Saturday, 4 April 2020
Wicked Weeds by Pedro Cabiya | review by Stephen Theaker
We learn that our zombie woke from his grave some years ago and availed himself of the washtub, clothes and money left at his grave in readiness. His parents were wealthy, and left him all of their assets, the only stipulation being that to enjoy them he must pretend to be alive. Other zombies can recognise him, which is not always welcome, but he finds it quite easy to fool humans, as long as they are kept at a certain distance, something he finds increasingly hard to do during the episodes described in the book.
He is the executive vice president of a company’s research and development division, in charge of twenty-eight chemists who work in five laboratories. Dissatisfied with working from an office on the executive floor, he chooses to work instead in Laboratory 5. He doesn’t know precisely why he chose that one — the glass windows? the free space? — but readers may come to their own conclusions as he writes about its other occupants and their physical attributes.
The hem of Mathilde Álvarez’s shirt rides up to reveal “steely abdominals and a pristine, flat belly button”. Patricia Julia Càceres wears a short skirt, revealing her leg, “a perfectly smooth, sculpted column”. Doctor Isadore Bellamy’s lab coat falls open, showing a floral-print dress that only just manages to contain “the flawless bulk of her jet-black breasts”, while “the muscles of her slender thighs stood out against her black skin each time she shifted her weight”.
The reader can tell from his descriptions that these three scientists must be attractive, and from subsequent events we understand that the three of them are attracted to the vice president. On some level his actions must be influenced by this; what’s missing is any understanding on his part of the connections between all this, the weight of anything. As a zombie he lacks what a fellow sufferer, the oldest zombie around, describes as qualia, “the living being’s capacity to establish a connection between his experience of the world and the self”.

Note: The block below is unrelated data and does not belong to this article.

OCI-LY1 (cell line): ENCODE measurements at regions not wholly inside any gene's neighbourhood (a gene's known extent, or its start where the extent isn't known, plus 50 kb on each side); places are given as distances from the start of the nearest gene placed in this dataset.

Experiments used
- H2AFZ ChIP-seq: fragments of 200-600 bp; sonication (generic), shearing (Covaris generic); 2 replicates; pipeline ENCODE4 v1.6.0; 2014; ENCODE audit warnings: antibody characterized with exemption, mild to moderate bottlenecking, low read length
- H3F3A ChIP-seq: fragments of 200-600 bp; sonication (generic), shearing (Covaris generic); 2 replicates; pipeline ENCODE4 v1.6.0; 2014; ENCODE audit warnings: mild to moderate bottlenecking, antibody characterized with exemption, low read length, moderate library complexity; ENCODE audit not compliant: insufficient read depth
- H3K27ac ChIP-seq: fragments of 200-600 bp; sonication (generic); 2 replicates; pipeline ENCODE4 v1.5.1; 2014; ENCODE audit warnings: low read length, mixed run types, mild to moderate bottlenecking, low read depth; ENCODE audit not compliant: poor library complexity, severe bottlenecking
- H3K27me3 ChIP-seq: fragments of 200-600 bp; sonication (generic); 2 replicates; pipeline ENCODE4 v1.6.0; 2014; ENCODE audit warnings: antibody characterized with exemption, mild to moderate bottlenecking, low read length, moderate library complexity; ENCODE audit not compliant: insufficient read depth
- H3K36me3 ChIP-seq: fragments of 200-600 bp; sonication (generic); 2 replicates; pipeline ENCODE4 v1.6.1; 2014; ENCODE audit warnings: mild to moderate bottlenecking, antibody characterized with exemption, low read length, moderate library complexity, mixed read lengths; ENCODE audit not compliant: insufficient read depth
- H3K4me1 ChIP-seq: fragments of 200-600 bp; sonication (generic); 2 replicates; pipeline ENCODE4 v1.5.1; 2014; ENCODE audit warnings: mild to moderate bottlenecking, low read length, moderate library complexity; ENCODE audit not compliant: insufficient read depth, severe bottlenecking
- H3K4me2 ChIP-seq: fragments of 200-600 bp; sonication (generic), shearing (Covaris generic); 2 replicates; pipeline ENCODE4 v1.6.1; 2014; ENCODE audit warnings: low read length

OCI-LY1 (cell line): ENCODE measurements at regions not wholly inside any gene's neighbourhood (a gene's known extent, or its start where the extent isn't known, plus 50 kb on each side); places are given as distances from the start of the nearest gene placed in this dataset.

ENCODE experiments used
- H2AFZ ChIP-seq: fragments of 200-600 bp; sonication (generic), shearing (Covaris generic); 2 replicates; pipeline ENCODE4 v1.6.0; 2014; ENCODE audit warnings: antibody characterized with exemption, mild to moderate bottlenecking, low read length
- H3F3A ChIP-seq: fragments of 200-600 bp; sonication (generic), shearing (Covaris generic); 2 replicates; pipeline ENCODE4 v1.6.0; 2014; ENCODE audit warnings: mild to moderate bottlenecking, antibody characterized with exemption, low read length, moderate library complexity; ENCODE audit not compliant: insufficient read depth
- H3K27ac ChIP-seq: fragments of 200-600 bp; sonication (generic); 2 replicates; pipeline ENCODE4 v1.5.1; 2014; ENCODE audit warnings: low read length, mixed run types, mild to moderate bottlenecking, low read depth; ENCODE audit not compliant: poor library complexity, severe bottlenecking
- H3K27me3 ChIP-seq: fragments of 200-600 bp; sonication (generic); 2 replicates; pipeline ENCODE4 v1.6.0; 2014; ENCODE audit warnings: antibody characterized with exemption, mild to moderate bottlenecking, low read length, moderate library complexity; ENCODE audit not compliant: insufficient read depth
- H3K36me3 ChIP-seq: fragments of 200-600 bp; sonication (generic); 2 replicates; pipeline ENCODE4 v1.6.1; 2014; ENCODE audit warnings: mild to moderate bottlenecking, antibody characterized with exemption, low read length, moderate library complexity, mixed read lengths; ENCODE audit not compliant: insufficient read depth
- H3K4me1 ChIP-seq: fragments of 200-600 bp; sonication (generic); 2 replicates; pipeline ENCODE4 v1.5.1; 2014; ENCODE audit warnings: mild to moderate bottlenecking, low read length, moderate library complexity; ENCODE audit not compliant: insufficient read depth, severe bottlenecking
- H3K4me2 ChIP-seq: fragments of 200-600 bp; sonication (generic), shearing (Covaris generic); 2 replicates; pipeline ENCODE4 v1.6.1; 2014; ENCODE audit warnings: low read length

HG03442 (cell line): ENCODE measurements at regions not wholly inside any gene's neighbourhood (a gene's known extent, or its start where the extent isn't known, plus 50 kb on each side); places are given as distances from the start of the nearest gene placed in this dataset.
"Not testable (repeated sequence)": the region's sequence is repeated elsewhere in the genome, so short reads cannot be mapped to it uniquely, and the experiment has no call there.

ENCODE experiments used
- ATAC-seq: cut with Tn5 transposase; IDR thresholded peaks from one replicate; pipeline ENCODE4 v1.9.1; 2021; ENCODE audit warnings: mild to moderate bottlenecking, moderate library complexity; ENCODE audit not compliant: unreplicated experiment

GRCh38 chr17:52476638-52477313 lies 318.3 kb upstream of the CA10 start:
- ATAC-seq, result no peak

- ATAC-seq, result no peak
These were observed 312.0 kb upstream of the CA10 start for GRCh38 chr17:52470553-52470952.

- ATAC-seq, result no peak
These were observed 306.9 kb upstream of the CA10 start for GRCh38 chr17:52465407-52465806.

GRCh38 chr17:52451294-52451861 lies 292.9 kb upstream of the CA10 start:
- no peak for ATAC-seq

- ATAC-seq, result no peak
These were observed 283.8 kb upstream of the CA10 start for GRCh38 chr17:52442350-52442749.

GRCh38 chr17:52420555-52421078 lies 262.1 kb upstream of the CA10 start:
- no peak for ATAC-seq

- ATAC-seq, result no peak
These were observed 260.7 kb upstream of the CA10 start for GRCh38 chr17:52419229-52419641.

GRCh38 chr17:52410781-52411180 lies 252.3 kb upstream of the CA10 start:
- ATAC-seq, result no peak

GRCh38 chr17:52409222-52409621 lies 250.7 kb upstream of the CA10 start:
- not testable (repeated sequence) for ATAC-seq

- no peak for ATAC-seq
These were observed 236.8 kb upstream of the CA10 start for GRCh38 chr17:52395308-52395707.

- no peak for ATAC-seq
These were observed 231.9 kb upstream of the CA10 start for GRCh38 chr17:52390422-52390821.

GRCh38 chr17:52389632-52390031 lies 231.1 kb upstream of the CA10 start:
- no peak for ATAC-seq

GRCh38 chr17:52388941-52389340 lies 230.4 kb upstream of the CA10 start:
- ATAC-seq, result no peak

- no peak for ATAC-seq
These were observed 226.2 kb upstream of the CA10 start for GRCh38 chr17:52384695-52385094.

This idea is both the book’s weakness and its strength. On one hand, it gives us a central character who behaves like an android, and the scenes where sexy scientists try to seduce him feel cheesy, a bit Tasha Yar and Data. On the other hand, the idea is explored in more interesting and political ways elsewhere: the poor, deliberately infected to become easily biddable, exploitable and shippable workers; or the rich, going on murderous rampages once their conscience is gone. It all asks the question: is our emotional connection to the world all that makes our lives meaningful?
Our central character is trying to fix what is broken in himself, to come up with a cure: that’s why he has taken degrees in pharmacology and chemistry, why he is in this career. The extent of his success is demonstrated by a lengthy appreciation of the sensations invoked by moving his hand up Patricia Julia’s leg in a nightclub, which takes a couple of pages. There is some humour in that level of detail, and also in that, after she puts her tongue in his ear, he crosses his fingers, hoping that a centipede won’t slide into her mouth.
The translator, Jessica Ernst Powell, has previously worked on Borges, among others, and seems to have done a fine job here with a text that mixes mysticism, science, zombies and social commentary in a way that must have been challenging to translate. It’s not a book for every reader, and some may find themselves admiring it more as it moves away, if read in contents page order, from the comical zombie scientist and his saucy pals to the darker histories of the field journal, to children going to the wrong side of the river at night, and to Papa Vincent in the jail of the Tontons Macoutes. ***
This review originally appeared in Interzone #267.